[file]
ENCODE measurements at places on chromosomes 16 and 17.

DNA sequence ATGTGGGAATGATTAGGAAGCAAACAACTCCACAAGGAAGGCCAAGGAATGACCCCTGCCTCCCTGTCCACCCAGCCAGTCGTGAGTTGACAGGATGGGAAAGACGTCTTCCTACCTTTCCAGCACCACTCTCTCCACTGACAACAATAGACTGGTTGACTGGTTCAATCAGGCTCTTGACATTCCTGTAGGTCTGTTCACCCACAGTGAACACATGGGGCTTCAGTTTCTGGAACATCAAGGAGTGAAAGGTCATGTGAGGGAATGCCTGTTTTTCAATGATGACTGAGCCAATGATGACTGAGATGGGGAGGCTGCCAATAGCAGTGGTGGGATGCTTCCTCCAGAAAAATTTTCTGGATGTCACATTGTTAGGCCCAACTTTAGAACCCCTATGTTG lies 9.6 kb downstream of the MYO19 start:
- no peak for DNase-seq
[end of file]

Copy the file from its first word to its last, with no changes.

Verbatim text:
ENCODE measurements at places on chromosomes 16 and 17.

DNA sequence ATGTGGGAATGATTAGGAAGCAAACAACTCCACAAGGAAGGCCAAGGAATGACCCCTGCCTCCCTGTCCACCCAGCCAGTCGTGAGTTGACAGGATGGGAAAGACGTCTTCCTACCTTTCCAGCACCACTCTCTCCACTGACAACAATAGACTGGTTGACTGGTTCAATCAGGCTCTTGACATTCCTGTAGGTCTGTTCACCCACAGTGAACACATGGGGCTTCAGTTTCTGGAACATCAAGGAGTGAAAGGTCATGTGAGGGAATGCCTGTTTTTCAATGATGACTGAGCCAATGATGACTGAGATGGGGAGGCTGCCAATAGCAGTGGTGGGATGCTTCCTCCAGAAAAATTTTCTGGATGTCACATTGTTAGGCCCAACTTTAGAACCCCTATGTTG lies 9.6 kb downstream of the MYO19 start:
- no peak for DNase-seq